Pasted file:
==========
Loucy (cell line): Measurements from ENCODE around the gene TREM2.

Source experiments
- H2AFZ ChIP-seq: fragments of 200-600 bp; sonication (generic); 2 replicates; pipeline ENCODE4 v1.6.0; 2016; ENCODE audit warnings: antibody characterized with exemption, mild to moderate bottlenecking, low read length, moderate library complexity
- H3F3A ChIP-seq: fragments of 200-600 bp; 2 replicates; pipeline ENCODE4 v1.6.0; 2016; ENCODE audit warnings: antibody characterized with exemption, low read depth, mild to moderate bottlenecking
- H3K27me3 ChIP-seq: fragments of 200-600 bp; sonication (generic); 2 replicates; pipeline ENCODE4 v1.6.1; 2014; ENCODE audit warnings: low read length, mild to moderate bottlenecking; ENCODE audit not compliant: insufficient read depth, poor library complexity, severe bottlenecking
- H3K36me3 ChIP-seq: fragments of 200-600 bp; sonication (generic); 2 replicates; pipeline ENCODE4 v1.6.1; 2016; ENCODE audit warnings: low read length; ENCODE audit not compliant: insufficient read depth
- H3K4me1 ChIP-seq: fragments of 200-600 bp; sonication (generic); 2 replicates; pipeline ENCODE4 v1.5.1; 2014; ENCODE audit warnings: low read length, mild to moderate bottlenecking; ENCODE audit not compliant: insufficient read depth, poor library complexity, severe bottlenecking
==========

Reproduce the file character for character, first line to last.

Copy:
Loucy (cell line): Measurements from ENCODE around the gene TREM2.

Source experiments
- H2AFZ ChIP-seq: fragments of 200-600 bp; sonication (generic); 2 replicates; pipeline ENCODE4 v1.6.0; 2016; ENCODE audit warnings: antibody characterized with exemption, mild to moderate bottlenecking, low read length, moderate library complexity
- H3F3A ChIP-seq: fragments of 200-600 bp; 2 replicates; pipeline ENCODE4 v1.6.0; 2016; ENCODE audit warnings: antibody characterized with exemption, low read depth, mild to moderate bottlenecking
- H3K27me3 ChIP-seq: fragments of 200-600 bp; sonication (generic); 2 replicates; pipeline ENCODE4 v1.6.1; 2014; ENCODE audit warnings: low read length, mild to moderate bottlenecking; ENCODE audit not compliant: insufficient read depth, poor library complexity, severe bottlenecking
- H3K36me3 ChIP-seq: fragments of 200-600 bp; sonication (generic); 2 replicates; pipeline ENCODE4 v1.6.1; 2016; ENCODE audit warnings: low read length; ENCODE audit not compliant: insufficient read depth
- H3K4me1 ChIP-seq: fragments of 200-600 bp; sonication (generic); 2 replicates; pipeline ENCODE4 v1.5.1; 2014; ENCODE audit warnings: low read length, mild to moderate bottlenecking; ENCODE audit not compliant: insufficient read depth, poor library complexity, severe bottlenecking